Our Billy ran round for the Man from the Pru,
Gran filled him with dandelion gin,
He paid £4.10 in used chipshop yen
And said, 'When are you burying him?'

'Oh, We weren't thinking of burying him,' Grandma said,
'Thinking of having stuffed meself,
Or embalming him in Plasticraft,
And keeping him on't mantelshelf.'

'Nay, yon is illegal,' said Man from Pru.
'Grandad will have to be buried,
In a box and shroud in constipated ground.'
At this Grandad looked reet worried.

The Man from the Pru' said he'd come to the burying
And see as how things were done quite right,
Then he staggered off out and we all heard a shout
From the street 'cos he slipped on that stuff that I told
you about before.

'I've just done that, 'said the doctor,
So the insuranceman rubbed his nose in it.

So the pretend corpse now had to be buried,
Me Dad got an old kipper crate,
When the holes got plugged and the wood it looked good
With plastic brass handles on - great.

'We'll only bury you just till he's gone,
Then we'll dig you up, honest,' Dad said.
It took a bottle of gin before Grandad gave in
And lay int' box to play dead.

Me Gran looked down at the box saying, 'What a lovely corpse.'
Tears fell on her dripping and toast,
When the body at rest shoved his hand up her vest, saying
'Now then, how's that for a ghost?'

So we put the box on big Mabel's coal cart
And off to t'cemetery we set,
We followed on bikes and all seemed quite right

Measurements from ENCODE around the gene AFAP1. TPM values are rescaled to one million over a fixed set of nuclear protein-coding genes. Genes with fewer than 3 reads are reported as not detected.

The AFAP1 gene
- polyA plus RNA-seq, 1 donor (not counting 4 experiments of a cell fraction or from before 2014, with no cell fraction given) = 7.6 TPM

Until another burying we met.

A policeman was stood on point duty,
'Cos there was a fault on the traffic lights,
But he fell to the ground with his arms flaying round
'Cos' he slipped on the road on another load of that stuff I was
telling you about before.

'We just done that,' said the doctor and the insurance man,
So the policeman rubbed their noses in it.

As he spun on the ground the traffic flew round,
And the two buryings got in a jam,
Their driver took a poke at me Dad wi' a wrench
And got a kick up the shoemaker's off me Mam.

When we sorted it out we'd got the wrong box;
Grandma said, 'Ee, we won't see no more of him,'
When their driver come round our burying we found
Had gone to the crematorium.

By the time that we got there the service was done,
You could hear the organ play.
As the congregation wept hankies and sniffed,
And our kipper box was on its way.

The shutters were open, we all heard the flames,
And suddenly Grandad gave a yell,
And a coffin with legs and its arse end on fire
Ran out on t'conveyor belt!

O'er the pews and out through the window,
The burning kipper box ran,
And we all cheered the crate as it swam through the lake
Chased by me Dad and me Mam.

'A blessed miracle,' said me Gran,
But the Man from the Pru went quite white;
'Ruined,' he roared, he would have said more
But he slipped in the road on some more of that stuff I've been telling you about.

'I've just done that, 'said the policeman,
So the insurance man rubbed his nose in it.

Wednesday, September 30, 2009


Between my finger and my thumb
The squat pen rests; as snug as a gun.

Under my window a clean rasping sound
When the spade sinks into gravelly ground:
My father, digging. I look down

Till his straining rump among the flowerbeds
Bends low, comes up twenty years away
Stooping in rhythm through potato drills
Where he was digging.

The coarse boot nestled on the lug, the shaft
Against the inside knee was levered firmly.
He rooted out tall tops, buried the bright edge deep
To scatter new potatoes that we picked
Loving their cool hardness in our hands.